This happened before, for instance, when access to 1.3 million blogs hosted on Google service Blogger were blocked in Russia as a result of a court ruling that ordered the blockade of extremist blogs, Google Russia said last year. And the entire YouTube domain was blocked by a local Internet provider in 2010, after a court ruled that one of the movies there hosted was illegal, according to Google.
YouTube will probably win the lawsuit against the consumer regulator, said Vladimir Medeyko, director of Wikimedia Russia, the organization that runs the local version of Wikipedia, via instant message. His organization has been a vocal opponent of the new legislation.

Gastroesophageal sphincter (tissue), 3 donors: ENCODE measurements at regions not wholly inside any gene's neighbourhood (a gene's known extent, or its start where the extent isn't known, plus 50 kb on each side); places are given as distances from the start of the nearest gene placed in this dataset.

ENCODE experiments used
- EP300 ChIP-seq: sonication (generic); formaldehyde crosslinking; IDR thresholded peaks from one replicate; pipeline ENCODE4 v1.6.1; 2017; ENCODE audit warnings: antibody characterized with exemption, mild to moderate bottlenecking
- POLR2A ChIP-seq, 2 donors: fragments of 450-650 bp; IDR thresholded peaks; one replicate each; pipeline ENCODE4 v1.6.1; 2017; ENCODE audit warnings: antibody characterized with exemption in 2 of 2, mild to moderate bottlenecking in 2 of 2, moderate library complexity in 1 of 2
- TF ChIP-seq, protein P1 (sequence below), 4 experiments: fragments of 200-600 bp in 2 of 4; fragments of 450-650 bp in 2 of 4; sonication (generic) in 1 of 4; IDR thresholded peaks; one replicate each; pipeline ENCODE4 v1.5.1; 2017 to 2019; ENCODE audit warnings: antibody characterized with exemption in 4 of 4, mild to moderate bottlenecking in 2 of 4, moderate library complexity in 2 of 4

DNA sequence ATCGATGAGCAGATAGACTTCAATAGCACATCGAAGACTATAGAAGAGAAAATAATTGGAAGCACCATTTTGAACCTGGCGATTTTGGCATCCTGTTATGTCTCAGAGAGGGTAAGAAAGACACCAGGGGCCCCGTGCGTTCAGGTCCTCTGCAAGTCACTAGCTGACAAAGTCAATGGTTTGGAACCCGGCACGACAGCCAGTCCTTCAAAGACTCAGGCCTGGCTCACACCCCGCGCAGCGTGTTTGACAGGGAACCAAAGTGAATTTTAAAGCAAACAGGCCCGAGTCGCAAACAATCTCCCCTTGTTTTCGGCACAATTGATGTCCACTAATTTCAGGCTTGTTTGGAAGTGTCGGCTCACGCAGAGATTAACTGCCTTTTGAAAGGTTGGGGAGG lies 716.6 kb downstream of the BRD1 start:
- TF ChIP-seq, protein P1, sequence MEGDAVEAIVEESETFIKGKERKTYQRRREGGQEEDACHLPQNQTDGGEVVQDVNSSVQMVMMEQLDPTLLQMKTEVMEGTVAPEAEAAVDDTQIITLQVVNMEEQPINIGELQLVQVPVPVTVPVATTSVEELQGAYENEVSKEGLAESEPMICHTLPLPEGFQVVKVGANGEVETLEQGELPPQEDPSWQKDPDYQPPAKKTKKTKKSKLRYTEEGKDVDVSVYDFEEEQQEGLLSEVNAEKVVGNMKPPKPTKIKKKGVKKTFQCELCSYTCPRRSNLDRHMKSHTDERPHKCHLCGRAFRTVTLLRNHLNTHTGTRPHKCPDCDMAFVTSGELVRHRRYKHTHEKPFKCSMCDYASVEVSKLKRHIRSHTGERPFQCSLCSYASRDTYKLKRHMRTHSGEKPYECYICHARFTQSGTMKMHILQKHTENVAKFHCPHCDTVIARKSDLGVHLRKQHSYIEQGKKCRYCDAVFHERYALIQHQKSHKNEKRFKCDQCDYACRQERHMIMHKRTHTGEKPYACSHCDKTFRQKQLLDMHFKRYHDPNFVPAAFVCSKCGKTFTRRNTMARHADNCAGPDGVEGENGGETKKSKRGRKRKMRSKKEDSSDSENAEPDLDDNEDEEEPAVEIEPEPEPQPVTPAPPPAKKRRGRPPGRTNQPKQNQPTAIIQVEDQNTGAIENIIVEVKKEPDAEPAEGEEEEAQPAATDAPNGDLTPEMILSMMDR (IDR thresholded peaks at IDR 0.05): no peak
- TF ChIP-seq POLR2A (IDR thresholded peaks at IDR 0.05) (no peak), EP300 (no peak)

"However, it won't have a significant influence on the law and related practices, I think," Medeyko said, adding that it is the duty of the alleged offender to prove its innocence and not the regulators' duty to prove guilt. YouTube's decision to sue the regulator after it blocked the video is in line with what the law aims to do, he said. "So the case will just be used to claim that the law works perfectly," he added.
If there are more lawsuits like this one things might change, because they might have a social effect, Medeyko said. "But only if there are lot of them."